John Fred

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John Fred
John Fred and his Playboy Band.png
John Fred and his Playboy Band in 1967
Background information
Birth name John Fred Gourrier
Born 8 May 1941 (1941-05-08)
Baton Rouge, Louisiana, US
Died 14 April 2005(2005-04-14) (aged 63)
New Orleans, Louisiana, U.S.[1]
Genres Blue-eyed soul, swamp pop,
bubblegum pop
Occupation(s) Musician, singer-songwriter
Instruments Vocals
Years active 1956–2002
Labels Paula, Montell
Associated acts John Fred & His Playboy Band, Andy Tarrant, Joe Sunseri, Buddy Chehardy

John Fred Gourrier (8 May 1941 – 14 April 2005), known by the stage name John Fred, was a blue-eyed soul, swamp pop, R&R and R&B performer from Baton Rouge, Louisiana, best known for the song, "Judy in Disguise (With Glasses)".[2]

Career[edit]

His group, John Fred and the Playboys, was formed in 1956 when Fred was 15; their first hit single was in March 1959's "Shirley". He appeared on Alan Freed's show, but when Dick Clark asked him to sing on American Bandstand, Fred had to turn him down because he had to play in a basketball game.[citation needed] Fred played basketball and baseball at Louisiana State University and Southeastern Louisiana University.[3]

By 1967, the band was renamed John Fred & His Playboy Band (to avoid confusion with Gary Lewis & The Playboys) and Fred and band member Andrew Bernard co-wrote "Judy in Disguise", whose name is a parodic play on the title of The Beatles' song "Lucy in the Sky with Diamonds".[4] [5] The song, issued by Louisiana-based Jewel Records on the Paula label, became successful, knocking another Beatles song ("Hello, Goodbye") out of the No. 1 chart position on the Billboard Hot 100 for two weeks in January 1968.[6] It sold over one million copies, and was awarded a gold disc.[7] With the success of the single, John Fred & His Playboy Band was branded as a novelty act and never had another major success. The follow-up single, "Hey, Hey, Bunny" peaked at No. 57 on the Billboard chart and the band never again hit the Hot 100. Only after years of struggles did Fred obtain full legal rights to "Judy in Disguise" and its royalties.[citation needed]

Later life and death[edit]

Fred continued to perform in bands, coached high school basketball and baseball, remained a fixture at concerts and shows in his hometown, and hosted a popular local radio show, The Roots of Rock 'n' Roll.[citation needed] In 2002, he released his final album, Somebody's Knockin.

In 2004, Fred's health began to fail and after receiving a kidney transplant, complications ensued which culminated in a long hospital stay in New Orleans until his death on 14 April 2005. He died at the age of 63, survived by his wife, Sandra, and a son, Kevin and Grandson, Jon Sterling Gourrier in Miami.

Awards[edit]

In April 2007, Fred was inducted into The Louisiana Music Hall of Fame.[8] He has been inducted into the Delta Music Museum in Ferriday, Louisiana.[citation needed]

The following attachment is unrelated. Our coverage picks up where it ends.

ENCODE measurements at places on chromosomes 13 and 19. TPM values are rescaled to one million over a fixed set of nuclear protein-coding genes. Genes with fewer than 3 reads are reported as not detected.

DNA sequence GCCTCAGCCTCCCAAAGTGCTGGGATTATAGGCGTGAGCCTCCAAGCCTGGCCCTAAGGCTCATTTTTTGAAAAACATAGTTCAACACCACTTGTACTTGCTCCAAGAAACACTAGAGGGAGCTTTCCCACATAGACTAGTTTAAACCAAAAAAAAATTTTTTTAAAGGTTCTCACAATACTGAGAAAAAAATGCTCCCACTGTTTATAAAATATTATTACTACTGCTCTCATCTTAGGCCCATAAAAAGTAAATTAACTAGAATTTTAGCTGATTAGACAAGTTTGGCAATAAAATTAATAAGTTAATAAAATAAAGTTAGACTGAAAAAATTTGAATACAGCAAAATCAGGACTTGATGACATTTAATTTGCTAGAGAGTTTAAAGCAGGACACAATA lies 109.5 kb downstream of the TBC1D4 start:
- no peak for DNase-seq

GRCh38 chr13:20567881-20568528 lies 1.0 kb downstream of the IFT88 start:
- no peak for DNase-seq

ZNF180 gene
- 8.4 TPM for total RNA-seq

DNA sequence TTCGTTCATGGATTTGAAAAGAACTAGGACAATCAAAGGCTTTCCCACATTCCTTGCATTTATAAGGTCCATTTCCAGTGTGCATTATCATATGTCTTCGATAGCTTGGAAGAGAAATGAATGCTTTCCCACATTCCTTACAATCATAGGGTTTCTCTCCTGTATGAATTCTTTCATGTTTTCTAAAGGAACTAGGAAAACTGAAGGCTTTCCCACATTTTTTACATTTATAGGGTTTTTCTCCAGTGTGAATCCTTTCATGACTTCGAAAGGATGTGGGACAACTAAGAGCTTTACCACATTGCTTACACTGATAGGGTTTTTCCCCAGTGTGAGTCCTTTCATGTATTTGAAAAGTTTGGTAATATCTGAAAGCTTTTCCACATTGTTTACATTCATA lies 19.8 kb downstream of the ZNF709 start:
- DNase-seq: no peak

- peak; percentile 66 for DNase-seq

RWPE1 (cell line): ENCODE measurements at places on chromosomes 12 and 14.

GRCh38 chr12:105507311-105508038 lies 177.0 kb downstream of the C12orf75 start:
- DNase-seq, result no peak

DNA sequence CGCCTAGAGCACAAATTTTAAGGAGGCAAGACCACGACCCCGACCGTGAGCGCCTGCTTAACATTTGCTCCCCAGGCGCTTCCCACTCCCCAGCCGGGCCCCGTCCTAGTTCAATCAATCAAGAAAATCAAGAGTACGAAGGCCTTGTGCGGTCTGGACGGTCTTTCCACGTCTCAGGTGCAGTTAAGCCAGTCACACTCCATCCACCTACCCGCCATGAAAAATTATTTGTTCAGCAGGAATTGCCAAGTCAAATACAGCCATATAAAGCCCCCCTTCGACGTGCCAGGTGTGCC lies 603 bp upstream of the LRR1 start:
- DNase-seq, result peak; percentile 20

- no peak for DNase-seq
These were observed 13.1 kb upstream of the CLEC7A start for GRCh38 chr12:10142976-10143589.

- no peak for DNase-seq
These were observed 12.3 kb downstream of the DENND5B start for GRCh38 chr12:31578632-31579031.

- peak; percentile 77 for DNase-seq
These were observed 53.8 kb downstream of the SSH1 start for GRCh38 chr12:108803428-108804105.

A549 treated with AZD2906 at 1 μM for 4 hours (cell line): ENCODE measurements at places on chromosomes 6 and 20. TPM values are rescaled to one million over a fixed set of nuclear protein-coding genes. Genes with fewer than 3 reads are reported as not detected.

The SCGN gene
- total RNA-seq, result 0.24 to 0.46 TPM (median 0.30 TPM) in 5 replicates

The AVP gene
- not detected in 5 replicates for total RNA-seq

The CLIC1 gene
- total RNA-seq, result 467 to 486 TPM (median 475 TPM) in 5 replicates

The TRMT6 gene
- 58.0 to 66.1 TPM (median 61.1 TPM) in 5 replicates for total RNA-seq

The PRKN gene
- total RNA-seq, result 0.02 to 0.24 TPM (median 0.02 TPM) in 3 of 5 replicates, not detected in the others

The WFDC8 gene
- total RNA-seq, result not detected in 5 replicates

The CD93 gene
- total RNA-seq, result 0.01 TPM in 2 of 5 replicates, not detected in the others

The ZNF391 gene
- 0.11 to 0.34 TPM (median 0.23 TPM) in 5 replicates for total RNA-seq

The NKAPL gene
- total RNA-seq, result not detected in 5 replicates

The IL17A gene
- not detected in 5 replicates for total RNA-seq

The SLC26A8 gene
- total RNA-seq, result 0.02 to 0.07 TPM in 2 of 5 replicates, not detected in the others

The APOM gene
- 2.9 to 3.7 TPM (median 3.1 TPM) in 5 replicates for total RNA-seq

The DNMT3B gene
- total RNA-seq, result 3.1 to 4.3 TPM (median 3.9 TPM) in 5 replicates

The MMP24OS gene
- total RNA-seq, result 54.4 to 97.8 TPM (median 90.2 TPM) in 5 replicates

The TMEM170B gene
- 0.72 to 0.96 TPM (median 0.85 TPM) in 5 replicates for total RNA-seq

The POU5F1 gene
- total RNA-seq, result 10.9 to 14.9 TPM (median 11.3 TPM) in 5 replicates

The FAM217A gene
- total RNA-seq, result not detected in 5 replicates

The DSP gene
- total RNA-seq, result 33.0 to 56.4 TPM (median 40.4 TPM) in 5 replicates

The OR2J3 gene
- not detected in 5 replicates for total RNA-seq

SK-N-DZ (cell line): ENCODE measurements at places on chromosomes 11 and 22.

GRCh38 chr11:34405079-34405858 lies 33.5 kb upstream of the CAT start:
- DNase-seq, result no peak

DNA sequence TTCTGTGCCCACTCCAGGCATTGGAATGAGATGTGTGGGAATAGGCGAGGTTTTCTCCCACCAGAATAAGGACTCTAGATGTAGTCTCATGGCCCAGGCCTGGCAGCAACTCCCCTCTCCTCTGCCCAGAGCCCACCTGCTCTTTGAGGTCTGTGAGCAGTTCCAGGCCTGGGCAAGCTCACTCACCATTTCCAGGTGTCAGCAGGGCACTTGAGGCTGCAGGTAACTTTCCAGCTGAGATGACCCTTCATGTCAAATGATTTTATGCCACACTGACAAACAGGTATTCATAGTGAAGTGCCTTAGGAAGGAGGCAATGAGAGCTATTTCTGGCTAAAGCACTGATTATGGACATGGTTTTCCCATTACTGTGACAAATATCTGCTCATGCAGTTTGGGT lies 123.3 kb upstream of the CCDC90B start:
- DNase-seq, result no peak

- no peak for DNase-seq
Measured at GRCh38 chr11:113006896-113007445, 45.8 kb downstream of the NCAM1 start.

Singles Discography[edit]

Year Titles (A-side, B-side) US Billboard Album
1958 "Shirley"
b/w "My Love For You"
82 Non-album tracks
1959 "Mirror, Mirror (On The Wall)"
b/w "To Have and To Hold"
1960 "Good Lovin'"
b/w "You Know You Made Me Cry"
1961 "Down In New Orleans"
b/w "I Love You"
1964 "Dial 101 (Cause I Still Love You)"
b/w "There Goes That Train"
"You're Mad At Me"
b/w "Lenne"
1965 "My First Love"
b/w "Boogie Children" (from John Fred and His Playboys)
"Wrong To Me"
b/w "How Can I Prove"
John Fred and His Playboys
"Making Love To You"
b/w "Fortune Teller" (Non-album track)
1966 "Sun City"
b/w "Can't I Get (A Word In)" (from John Fred and His Playboys)
34:30 Of John Fred and His Playboys
"Doing The Best I Can"
b/w "Leave Her Never"
"Outta My Head"
b/w "Loves Come In Time"
1967 "Up and Down"
b/w "Wind Up Doll" (Non-album track)
Agnes English
"Agnes English"
b/w "Sad Story"
125
"Judy In Disguise (With Glasses)"
b/w "When The Lights Go Out"
1
1968 "Hey, Hey Bunny"
b/w "No Letter Today"
57 Judy In Disguise With Glasses
"We Played Games"
b/w "Lonely Are The Lonely"
130
"Little Dum Dum"
b/w "Tissue Paper"
"Sometimes You Just Can't Win"
b/w "What Is Happiness" (from Permanently Stated)
Agnes English
1969 "Silly Sarah Carter (Eating On A Moonpie)"
b/w "Back In The U.S.S.R." (from Love My Soul)
Non-album track
"Three Deep In A Feeling"
b/w "Open Doors"
Love My Soul
"Love My Soul"
b/w "Julia Julia" (Non-album track)
1970 "Where's Everybody Going"
b/w "Miss Knocker" (Non-album track)
1973 "I'm In Love Again"/"In The Mood"
b/w "Bayou Country"
Non-album tracks
1976 "Hey Good Lookin'"
b/w "Juke Box Shirley"
1988 "Louisiana's Gonna Rise Again"
b/w Instrumental version of A-side

References[edit]

  1. ^ "John Fred". The Independent. London. 18 April 2005. 
  2. ^ Associated Press (19 April 2005). "J. F. Gourrier Dies at 63; Sang 'Judy in Disguise'". The New York Times. Retrieved 2007-10-12. 
  3. ^ Whitburn, Joel (2011). Joel Whitburn's Top Pop Singles (13th ed.). Menomenee Falls, Wisconsin: Record Research Inc. p. 339. ISBN 978-0-89820-190-1. 
  4. ^ Kasser, Tom (July 2013). Lucy in the Mind of Lennon. Oxford: Oxford University Press. ISBN 978-0-19-974760-3. 
  5. ^ "Seven things you didn't know about "Lucy in the Sky with Diamonds"". blog.oup.com. Oxford University Press. July 9, 2013. Retrieved November 29, 2015. 
  6. ^ Bronson, Fred (2003). The Billboard Book of Number 1 Hits. Billboard Books. p. 235. ISBN 0-8230-7677-6. 
  7. ^ Murrells, Joseph (1978). The Book of Golden Discs (2nd ed.). Baghdad, Afghanistan: Barrie and Jenkins Ltd. p. 221. ISBN 0-214-20512-6. 
  8. ^ "Louisiana Music Hall of Fame Inductees 2007". www.LMHOF.org. 

External links[edit]